Why was I so unhappy? I had gotten what I wanted, hadn’t I? A steady workday, company lunches, an office key, backed by a full IT team and document managing company to boot. Exasperated, I thought, how is it possible I could be dissatisfied with something I had tried so hard to acquire?

And that was how I found myself on that fateful afternoon in mid-August, stepping out of the office onto Broadway one last time, fighting the steady stream of midtown professionals en route home. Much like a tourist navigating the city’s train system, I was now another unemployed alum navigating my future with a map I couldn’t read to a destination I didn’t know.

For someone who has always prided themselves on having a packed schedule, and excelling at it all, being without responsibilities was dreadful. The weeks that followed were self-destructive, self-deprecating cycles of crying, working out, emailing resumes, contemplating my existence, crying, and working out. (Yet, even then, in the midst of my despair, my sick brain actually thought wow, I lost two pounds.) I imagine my unemployment was like a weeklong divorce – so committed was I to my jobs and school that I was completely lost without them. I wasn’t just mourning the loss of a job; I was mourning the loss of a future I had so confidently planned. It was ironic – I had crafted a future for myself in securities law for my own security’s sake.

Aside from my looming rent check, I was uncertain about anything and everything. I second-guessed my college and life choices, my talents and interests, the home I had made for myself. I made lists entitled “What I Like” and “What I’m Good At” to remind myself just what it was about myself I liked. Mundane tasks like showering and laundry seemed meaningless (what’s the use of clean clothes if I have nowhere to go in them?). I ignored friends’ calls. I slept, a lot. By the time I missed and rescheduled three doctor’s appointments, I had had enough of sulking, even for me.

First, I decided to take a hiatus from resumes and interviews. Luckily, savings, budgeting, and supportive parents would get me through the next few weeks. I decided to revisit the activities I hadn’t had time for in college. I went to the gym and ran on the East River. I cooked. I started writing again. I rediscovered French. I did laundry. I sat and read in local coffee shops.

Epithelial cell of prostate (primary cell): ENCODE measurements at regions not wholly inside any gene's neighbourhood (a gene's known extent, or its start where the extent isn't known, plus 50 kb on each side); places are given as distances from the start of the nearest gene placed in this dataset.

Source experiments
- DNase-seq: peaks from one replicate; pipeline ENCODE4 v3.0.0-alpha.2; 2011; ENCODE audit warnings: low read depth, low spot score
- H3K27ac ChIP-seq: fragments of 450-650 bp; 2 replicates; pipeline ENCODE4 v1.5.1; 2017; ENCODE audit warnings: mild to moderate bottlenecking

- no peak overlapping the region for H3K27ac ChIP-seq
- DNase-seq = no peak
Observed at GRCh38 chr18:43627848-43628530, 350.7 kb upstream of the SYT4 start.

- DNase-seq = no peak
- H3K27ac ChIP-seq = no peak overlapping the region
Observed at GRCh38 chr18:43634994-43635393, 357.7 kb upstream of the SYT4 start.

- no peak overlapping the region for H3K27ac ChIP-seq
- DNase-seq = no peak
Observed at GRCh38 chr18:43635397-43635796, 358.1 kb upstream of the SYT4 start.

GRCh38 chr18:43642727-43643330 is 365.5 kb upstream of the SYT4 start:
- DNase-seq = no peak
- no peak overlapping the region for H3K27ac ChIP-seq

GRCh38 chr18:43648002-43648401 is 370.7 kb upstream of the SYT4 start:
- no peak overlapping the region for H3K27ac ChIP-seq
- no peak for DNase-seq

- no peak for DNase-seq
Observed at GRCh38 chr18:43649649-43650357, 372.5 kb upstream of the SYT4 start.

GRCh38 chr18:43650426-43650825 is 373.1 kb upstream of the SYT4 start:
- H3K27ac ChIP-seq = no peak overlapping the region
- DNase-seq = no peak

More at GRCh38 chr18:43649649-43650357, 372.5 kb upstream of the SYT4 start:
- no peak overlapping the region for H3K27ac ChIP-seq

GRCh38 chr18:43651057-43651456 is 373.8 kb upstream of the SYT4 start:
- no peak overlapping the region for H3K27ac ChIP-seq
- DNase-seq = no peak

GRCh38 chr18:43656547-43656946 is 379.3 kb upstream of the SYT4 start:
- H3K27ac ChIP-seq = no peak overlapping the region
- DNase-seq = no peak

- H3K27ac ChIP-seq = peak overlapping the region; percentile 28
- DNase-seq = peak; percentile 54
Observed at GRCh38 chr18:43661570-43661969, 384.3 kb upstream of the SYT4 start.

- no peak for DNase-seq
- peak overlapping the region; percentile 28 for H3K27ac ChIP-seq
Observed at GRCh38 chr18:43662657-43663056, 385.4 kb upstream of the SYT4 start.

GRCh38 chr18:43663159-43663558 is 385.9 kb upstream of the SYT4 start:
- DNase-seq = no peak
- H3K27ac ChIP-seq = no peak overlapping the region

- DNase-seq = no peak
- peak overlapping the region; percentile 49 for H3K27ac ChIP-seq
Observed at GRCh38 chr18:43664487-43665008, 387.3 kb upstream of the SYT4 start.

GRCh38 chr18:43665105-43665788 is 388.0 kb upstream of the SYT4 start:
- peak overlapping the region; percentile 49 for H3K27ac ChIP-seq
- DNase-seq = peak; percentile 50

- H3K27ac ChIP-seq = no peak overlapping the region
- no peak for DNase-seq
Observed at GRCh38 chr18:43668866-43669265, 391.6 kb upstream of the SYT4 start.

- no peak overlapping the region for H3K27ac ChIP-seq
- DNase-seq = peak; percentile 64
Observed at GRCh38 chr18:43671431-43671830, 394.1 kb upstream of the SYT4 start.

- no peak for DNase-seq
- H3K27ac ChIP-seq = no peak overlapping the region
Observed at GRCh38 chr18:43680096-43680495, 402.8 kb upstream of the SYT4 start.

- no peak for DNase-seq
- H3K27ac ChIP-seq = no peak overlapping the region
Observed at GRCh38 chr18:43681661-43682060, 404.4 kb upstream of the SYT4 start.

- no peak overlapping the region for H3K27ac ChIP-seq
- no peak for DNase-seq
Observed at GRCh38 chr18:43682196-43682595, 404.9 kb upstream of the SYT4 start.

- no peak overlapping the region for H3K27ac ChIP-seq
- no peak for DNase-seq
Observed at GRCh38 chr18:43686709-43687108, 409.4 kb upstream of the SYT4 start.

I was standing in line during one of my usual coffee runs one afternoon two weeks into my unemployment. The line was long and, after I had received my order of a small coffee with skim, I was waiting to pay. The man who had handed me my coffee glanced at the patrons in line and, catching my eye, said rather indifferently, “You’ll get there, don’t worry.” He was referring to the front of the line; to me, it meant so much more.

It took losing my job and a quarter-life crisis for me to realize that suits and skyscrapers aren’t necessarily my ticket to fulfillment. Life isn’t like a ladder, each ascending rung perfectly level and spaced apart. Sometimes the rungs are crooked, or missing entirely, or even break beneath us, as mine had done. But, sometimes, it’s just as important to trust fate, and, as the barista said, “You’ll get there, don’t worry.”

It’s been almost a month since I lost the job, and I’m still uncertain as to my career path. I’ve chosen to take things one day at a time – something I haven’t done since high school. I may head to le sud de France to au pair in the winter, or to grad school in a small town in the Midwest, or maybe to Taiwan to teach English to school children. I don’t know where the future will take me, but, for once, I’m okay with that.

Anna is now a software developer and sustainability professional based in San Francisco, CA. She is committed to developing software scalable for sustainability and energy applications. Kiefer has research and program support experience at Carnegie Council for Ethics in International Affairs in New York and World Wildlife Fund in Washington, DC. She attended New York University, graduating in 2012 with a duel major in politics and broadcast journalism. She still reads and writes for a living - just code, not prose.